Working With Qaddafi

The coming trial of two Libyans accused of planting the bomb that brought down Pan Am Flight 103 in 1988 is welcome. It promises a measure of justice in a case that seemed stymied.

For many of the families involved in the Flight 103 tragedy, the trial in the Netherlands, under Scottish law, won't go far enough. They feel the two acted under orders from Libyan leader Muammar Qaddafi, and they may be right.

It's possible the trial could establish links between the bombing and Colonel Qaddafi or other Libyan higher-ups. But the difficulties of clearly forging that link are great.

Qaddafi has taken a calculated risk in allowing the extradition of the two suspects, both of whom are well-connected in Libyan governmental and social circles. He hopes to buy a degree of restored international respectability, a lifting of economic sanctions, and a resumption of foreign investment in his oil-rich land.

Already, the UN sanctions against Libya have been suspended, and their permanent repeal appears likely. US sanctions will remain in place. Qaddafi's compliance with all aspects of the extradition agreement will be key to whether those sanctions are eventually lifted.

Qaddafi has, in effect, taken a step that could rehabilitate him in the eyes of the international community. After years of isolation - during which his fire as an Arab radical and sponsor of terrorism seemed to cool - he has bargained with Western powers to resolve this long-running dispute. The "neutral ground" trial for the Libyans was Qaddafi's idea, though it took thorough reworking by London and much convincing of Washington before it came about. The United Nations was also a crucial player, as was President Nelson Mandela of South Africa, who has maintained warm relations with Qaddafi because of the Libyan's outspoken opposition to apartheid.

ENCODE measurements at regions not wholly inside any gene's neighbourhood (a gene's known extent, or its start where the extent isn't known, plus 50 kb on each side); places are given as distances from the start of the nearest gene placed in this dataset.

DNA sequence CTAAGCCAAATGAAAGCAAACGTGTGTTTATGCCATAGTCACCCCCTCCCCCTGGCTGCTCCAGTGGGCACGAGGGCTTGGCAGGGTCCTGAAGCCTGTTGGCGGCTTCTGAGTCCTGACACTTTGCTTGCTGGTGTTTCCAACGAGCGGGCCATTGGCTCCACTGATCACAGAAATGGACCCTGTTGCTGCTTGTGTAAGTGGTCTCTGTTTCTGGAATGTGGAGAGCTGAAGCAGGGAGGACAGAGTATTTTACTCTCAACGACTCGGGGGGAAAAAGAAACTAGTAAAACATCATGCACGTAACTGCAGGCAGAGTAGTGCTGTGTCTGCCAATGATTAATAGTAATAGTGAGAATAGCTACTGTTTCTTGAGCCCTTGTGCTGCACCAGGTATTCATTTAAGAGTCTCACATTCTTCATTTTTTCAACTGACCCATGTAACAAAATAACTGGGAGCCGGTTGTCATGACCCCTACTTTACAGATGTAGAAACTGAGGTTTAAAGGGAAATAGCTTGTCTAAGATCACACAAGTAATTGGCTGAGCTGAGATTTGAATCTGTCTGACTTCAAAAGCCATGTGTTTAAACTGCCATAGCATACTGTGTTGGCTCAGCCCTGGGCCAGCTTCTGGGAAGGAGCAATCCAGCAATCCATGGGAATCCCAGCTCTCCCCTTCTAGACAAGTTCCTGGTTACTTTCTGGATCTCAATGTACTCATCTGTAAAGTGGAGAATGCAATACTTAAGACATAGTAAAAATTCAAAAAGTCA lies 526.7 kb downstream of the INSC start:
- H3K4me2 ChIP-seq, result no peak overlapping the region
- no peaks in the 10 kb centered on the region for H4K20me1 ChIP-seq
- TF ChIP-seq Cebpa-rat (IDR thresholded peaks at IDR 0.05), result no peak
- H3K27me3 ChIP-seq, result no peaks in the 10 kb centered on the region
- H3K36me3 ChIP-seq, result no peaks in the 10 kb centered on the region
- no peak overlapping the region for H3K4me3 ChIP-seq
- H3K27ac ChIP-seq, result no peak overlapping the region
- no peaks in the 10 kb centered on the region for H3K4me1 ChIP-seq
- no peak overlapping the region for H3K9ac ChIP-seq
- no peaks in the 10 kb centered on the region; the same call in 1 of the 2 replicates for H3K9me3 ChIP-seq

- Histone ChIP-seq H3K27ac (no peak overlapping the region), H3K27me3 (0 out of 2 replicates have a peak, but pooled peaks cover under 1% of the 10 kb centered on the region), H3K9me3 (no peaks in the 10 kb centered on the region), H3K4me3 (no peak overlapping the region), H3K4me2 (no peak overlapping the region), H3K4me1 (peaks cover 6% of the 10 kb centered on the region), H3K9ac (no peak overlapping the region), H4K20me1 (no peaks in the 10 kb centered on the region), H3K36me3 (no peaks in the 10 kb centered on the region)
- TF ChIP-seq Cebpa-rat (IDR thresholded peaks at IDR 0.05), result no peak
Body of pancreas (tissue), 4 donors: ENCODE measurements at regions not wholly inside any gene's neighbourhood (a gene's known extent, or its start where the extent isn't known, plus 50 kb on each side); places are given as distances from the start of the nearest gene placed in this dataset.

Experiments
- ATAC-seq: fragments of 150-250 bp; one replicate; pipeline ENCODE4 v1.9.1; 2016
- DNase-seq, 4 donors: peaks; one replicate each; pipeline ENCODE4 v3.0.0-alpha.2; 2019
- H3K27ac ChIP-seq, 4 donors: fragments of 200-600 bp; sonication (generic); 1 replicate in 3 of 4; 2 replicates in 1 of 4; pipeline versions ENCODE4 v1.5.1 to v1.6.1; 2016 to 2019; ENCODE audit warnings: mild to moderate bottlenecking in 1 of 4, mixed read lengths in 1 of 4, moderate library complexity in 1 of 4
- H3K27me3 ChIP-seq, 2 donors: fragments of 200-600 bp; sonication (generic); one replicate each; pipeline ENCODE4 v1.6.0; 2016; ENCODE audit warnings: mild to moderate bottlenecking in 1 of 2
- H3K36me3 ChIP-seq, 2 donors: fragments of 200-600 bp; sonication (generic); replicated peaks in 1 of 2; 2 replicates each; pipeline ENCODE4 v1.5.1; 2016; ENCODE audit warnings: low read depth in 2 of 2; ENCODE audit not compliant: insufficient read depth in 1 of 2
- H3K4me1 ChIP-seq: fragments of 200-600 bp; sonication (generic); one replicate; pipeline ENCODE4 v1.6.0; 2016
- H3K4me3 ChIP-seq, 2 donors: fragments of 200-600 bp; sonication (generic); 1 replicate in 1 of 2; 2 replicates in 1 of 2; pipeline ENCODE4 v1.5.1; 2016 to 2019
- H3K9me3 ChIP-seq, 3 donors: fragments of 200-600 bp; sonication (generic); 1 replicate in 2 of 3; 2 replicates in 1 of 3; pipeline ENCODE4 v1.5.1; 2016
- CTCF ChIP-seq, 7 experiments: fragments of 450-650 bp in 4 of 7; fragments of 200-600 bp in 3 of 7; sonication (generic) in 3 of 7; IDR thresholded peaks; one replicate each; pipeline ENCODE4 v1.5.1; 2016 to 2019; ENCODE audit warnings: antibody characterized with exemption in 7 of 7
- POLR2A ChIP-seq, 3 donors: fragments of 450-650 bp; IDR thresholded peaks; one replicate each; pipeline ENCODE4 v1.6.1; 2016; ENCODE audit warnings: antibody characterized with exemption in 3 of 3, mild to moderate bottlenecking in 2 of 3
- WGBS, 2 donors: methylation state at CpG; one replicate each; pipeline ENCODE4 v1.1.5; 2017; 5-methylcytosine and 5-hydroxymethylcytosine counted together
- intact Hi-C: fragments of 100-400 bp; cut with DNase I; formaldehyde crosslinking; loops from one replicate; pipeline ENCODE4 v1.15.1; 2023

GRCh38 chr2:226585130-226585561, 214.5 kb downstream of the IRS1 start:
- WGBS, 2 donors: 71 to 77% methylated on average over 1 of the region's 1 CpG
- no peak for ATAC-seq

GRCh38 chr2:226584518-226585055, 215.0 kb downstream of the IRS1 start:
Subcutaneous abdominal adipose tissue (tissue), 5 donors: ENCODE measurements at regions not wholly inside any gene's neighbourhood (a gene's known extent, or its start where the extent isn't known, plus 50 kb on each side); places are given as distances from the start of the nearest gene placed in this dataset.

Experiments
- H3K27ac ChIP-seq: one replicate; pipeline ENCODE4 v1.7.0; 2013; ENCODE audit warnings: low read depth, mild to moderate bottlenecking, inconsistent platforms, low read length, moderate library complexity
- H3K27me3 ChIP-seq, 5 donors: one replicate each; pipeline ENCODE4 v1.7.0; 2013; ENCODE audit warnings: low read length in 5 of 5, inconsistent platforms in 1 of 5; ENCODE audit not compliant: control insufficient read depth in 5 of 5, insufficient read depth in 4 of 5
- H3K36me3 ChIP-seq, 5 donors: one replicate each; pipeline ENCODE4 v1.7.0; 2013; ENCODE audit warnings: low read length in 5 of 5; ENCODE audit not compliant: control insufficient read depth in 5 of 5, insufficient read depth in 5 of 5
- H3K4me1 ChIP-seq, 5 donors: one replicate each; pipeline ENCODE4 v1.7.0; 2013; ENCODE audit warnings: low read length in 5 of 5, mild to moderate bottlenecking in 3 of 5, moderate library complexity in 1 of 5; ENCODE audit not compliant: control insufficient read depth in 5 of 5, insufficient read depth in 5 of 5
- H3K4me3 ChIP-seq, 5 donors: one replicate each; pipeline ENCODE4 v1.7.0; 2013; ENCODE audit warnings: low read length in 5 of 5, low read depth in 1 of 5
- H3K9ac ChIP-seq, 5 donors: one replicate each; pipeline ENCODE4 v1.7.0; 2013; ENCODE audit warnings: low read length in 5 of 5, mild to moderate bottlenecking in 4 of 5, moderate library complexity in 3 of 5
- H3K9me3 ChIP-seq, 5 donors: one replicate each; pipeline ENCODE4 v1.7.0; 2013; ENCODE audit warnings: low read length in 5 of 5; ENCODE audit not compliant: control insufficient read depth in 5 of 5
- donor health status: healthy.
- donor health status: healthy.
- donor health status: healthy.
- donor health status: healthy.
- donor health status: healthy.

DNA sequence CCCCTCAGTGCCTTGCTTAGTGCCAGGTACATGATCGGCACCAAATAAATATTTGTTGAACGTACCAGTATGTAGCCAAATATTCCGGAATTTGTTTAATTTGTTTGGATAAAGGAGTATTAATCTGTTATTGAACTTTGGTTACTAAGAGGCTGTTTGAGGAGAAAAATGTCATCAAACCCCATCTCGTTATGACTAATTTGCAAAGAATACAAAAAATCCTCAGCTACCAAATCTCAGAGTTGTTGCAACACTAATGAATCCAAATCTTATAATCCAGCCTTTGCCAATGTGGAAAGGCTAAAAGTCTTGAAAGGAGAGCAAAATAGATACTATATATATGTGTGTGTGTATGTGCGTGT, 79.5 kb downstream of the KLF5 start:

Through the bargaining, the Libyan leader has himself had many second thoughts about what might be set in motion - particularly what might come to light at the trial.

That, of course, remains to be seen. But the fact the trial is finally going forward proves that even a widely spurned national leader like Qaddafi can be engaged in fruitful negotiations, when patience and a degree of flexibility are employed.

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